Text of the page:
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White Point Landslide

Explored with Aerial Photography

Posted on November 26, 2011

"Caltrans we have a problem!"

On November 20, 2011, a massive landslide occurred at White Point in the San Pedro area of Los Angeles. Approximately 420 feet of Paseo Del Mar slid 53 feet southward toward the ocean. Aerial photography can be used to help understand the White Point landslide by providing visual data from a bird’s eye view.

What Caused the White Point Landslide?

The primary cause of the White Point landslide was heavy rains that had soaked the coastal bluff for weeks before. The combination of water saturation and soil instability caused a massive failure in the hillside, resulting in a large section of land sliding off the Southern California coastal cliff face.

How Was the White Point Landslide Responded To?

When news about this rare natural disaster spread throughout Los Angeles, there was raised concern about what kind of damage had been done. There were several emergency response teams sent out to assess the potential damages done by the landslide, as well as investigate whether or not any human negligence played a role in its occurrence. All parties involved agreed that immediate action needed to be taken to prevent any further damage or future landslides. Engineers were brought out to design protective walls along Paseo Del Mar to mitigate future landslides from happening again, as well as ways to divert rainwater away from these areas so that surface runoff does not cause further instabilities beneath soil layers already weakened due to seismic activity.

A vertical aerial view of the Paseo Del Mar road that was severely damaged in the White Point Landslide, illustrating the powerful, destructive forces of nature.

The Landslide's Impact on Local Infrastructure

The White Point landslide caused significant damage to local infrastructure, the largest being a portion of Paseo Del Mar that was permanently closed. These closures led local officials to reroute traffic away from this section of the road and onto other nearby streets until repairs could be completed.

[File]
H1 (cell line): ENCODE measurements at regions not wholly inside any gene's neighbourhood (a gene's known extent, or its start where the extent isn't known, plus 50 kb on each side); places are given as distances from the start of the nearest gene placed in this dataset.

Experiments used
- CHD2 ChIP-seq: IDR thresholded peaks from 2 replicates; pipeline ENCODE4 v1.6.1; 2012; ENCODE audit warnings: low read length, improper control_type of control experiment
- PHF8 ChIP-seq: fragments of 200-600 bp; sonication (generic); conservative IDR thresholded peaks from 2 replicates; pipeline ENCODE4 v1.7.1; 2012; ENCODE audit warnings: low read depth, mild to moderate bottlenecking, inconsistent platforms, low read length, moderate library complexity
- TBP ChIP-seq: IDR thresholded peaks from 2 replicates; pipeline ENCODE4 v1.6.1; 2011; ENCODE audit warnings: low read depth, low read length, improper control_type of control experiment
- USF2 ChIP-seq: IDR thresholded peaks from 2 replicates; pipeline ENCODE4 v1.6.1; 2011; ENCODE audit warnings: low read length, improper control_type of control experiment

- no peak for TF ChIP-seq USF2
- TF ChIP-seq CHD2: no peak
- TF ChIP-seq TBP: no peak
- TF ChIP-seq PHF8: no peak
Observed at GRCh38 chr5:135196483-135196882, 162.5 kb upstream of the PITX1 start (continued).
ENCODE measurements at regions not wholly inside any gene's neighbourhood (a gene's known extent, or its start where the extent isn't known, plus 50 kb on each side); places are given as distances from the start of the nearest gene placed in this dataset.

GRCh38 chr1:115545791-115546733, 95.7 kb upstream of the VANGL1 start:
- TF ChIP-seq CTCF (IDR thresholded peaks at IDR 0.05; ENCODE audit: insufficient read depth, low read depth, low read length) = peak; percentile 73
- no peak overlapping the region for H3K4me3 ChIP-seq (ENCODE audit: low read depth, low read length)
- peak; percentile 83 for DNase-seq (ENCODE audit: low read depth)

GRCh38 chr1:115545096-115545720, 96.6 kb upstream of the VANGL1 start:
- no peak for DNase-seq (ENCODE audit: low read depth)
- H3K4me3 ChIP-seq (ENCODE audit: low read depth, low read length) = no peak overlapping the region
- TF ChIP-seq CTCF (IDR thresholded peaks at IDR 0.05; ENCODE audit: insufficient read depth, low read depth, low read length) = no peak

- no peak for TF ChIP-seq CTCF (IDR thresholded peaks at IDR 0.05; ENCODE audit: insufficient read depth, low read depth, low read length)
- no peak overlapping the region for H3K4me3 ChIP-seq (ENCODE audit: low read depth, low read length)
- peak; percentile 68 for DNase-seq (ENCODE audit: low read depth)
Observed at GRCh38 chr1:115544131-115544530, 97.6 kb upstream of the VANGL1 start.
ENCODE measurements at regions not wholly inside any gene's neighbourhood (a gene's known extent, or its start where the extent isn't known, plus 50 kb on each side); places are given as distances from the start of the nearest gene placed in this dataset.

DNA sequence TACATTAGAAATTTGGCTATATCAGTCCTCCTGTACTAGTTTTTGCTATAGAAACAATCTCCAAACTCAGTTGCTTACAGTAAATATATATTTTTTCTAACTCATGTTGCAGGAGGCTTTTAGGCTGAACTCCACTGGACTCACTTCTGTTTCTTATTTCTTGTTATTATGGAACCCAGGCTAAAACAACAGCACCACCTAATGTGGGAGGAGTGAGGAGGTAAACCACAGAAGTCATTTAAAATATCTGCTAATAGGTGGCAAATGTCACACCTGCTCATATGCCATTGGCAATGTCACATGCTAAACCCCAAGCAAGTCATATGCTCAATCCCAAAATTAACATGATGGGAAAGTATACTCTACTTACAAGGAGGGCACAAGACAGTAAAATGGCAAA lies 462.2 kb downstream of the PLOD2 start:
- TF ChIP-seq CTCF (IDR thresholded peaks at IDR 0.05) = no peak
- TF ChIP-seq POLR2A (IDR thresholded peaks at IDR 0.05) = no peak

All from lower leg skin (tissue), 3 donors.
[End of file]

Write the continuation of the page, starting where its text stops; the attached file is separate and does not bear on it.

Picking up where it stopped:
Witnessing the White Point Landslide From Above

Aerial photographs taken after the landslide show just how dramatic the effects were. The movement of dirt and debris can be seen stretching out across 200 linear feet along with massive fissures that cut through Paseo Del Mar, which was completely severed.

Aerial Photography as an Aid

Aerial photography is an incredibly useful tool for understanding landslides like the one at White Point. By using aerial photography to identify areas where landslides may occur, scientists can better predict future occurrences and help prevent them from occurring. Aerial photographs can also be used to monitor changes in land surfaces over time and document landslide activity. This type of data helps us better understand our environment and leads to improved land use planning in areas prone to landslides. It can also be used to assess damage after natural disasters occur so that resources can be allocated more effectively for clean-up operations and reconstruction efforts.

An expansive aerial view of Paseo del Mar, the road stretching from San Pedro to Palos Verdes, reveals a dramatic scene as its cliffside terrain collapses into the Pacific Ocean as a result of the White Point Landslide, leaving behind a jagged and fragmented road.

The White Point Landslide serves as an important reminder that natural disasters such as landslides, while unpredictable, are very much real threats - especially if you live in areas prone to landslides! Thankfully, there are ways we can better prepare ourselves considering these types of events occur by utilizing technology, like aerial photography, so that we can better identify potential hazards before they become reality.